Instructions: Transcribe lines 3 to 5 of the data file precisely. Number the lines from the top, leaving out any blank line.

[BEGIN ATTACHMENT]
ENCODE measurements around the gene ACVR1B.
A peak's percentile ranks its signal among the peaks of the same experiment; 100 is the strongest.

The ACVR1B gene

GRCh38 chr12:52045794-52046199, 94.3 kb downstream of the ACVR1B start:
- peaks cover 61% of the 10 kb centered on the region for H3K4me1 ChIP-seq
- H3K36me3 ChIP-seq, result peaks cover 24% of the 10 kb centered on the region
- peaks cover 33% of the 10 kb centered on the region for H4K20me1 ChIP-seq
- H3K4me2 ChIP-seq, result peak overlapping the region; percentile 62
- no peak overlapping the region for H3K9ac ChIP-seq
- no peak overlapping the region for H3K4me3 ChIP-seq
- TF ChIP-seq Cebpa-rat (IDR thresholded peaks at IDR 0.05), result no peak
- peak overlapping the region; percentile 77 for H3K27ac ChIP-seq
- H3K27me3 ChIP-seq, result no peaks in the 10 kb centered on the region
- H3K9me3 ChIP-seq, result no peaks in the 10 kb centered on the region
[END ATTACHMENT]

The ACVR1B gene

GRCh38 chr12:52045794-52046199, 94.3 kb downstream of the ACVR1B start:
- peaks cover 61% of the 10 kb centered on the region for H3K4me1 ChIP-seq